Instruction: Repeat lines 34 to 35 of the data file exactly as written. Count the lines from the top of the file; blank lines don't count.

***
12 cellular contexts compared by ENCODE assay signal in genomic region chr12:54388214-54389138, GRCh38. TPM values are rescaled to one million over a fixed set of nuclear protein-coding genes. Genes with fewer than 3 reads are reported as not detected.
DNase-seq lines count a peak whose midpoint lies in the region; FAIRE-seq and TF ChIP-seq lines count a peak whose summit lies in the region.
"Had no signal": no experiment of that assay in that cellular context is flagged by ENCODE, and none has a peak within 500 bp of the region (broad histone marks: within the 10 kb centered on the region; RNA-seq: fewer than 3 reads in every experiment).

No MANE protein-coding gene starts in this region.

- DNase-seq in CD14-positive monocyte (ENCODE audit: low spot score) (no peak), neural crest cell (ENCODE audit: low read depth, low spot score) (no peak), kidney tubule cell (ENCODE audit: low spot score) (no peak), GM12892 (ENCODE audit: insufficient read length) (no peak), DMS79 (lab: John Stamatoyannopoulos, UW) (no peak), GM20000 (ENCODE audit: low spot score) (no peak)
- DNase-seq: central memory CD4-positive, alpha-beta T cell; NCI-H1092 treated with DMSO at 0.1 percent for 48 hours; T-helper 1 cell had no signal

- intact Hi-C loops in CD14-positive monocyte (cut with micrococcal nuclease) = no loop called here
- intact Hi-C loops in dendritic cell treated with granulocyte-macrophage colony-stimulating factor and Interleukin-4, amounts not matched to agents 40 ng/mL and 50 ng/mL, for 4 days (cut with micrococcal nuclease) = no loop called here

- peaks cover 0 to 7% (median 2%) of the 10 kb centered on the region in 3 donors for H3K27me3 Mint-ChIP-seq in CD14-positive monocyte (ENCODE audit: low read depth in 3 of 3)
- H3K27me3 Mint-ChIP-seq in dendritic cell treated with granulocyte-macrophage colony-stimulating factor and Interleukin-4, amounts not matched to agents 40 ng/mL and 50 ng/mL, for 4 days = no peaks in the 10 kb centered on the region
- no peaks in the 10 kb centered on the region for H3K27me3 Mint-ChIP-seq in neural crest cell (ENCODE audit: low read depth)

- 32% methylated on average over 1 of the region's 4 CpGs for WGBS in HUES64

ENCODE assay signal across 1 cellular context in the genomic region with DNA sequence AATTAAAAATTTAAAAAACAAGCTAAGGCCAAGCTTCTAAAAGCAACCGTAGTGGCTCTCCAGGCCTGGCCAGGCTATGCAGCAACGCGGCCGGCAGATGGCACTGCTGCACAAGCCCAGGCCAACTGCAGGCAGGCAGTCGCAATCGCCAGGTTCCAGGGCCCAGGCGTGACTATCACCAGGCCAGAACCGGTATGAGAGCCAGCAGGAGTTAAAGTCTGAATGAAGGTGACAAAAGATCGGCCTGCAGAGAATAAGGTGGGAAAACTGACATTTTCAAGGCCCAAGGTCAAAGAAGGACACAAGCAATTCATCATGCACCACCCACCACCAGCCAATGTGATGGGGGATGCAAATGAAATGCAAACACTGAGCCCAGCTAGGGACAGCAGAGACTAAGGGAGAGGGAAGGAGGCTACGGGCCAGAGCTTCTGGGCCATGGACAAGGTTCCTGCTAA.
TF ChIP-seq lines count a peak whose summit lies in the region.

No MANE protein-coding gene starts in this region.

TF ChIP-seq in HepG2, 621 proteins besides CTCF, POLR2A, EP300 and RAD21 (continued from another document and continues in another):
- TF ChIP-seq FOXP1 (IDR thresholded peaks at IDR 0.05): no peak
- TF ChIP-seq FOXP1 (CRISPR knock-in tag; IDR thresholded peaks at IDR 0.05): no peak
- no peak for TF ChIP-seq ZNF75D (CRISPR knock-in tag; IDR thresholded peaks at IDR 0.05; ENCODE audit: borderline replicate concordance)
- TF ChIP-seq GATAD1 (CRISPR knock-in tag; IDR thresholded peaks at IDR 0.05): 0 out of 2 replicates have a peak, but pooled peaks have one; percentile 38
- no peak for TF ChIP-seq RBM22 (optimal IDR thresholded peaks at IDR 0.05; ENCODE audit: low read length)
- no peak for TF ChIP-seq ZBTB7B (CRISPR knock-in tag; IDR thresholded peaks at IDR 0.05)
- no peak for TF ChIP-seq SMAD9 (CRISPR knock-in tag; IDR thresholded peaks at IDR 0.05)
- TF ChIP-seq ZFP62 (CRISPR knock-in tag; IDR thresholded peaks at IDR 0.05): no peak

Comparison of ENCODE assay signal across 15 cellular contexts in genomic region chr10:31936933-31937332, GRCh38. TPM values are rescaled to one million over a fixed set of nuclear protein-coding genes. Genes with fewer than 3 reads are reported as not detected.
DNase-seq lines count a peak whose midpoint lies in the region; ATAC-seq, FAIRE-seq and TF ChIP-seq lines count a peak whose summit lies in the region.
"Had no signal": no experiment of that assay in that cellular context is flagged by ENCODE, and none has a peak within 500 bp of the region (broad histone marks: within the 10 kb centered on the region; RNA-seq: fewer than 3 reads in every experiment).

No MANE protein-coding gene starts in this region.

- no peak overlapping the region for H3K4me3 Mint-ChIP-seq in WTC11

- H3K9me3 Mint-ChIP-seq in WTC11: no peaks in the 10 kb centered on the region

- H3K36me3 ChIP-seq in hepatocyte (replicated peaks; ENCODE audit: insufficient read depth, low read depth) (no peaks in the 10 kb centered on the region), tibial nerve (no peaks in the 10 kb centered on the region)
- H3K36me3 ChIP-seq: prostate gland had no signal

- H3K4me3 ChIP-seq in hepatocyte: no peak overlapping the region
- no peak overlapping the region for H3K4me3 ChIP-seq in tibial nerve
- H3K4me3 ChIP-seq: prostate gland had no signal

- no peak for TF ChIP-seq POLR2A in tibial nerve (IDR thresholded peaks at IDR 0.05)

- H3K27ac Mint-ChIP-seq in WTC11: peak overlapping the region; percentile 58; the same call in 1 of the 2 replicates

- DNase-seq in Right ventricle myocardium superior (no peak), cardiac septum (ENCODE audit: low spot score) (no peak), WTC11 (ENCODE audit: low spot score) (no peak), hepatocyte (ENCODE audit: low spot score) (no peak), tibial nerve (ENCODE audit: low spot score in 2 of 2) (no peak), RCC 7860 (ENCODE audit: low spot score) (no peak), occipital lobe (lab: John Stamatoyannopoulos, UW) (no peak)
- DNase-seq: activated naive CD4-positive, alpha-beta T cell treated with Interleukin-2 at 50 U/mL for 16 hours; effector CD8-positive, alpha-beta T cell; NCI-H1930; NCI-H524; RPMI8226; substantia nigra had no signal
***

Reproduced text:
- no peak overlapping the region for H3K4me3 ChIP-seq in tibial nerve
- H3K4me3 ChIP-seq: prostate gland had no signal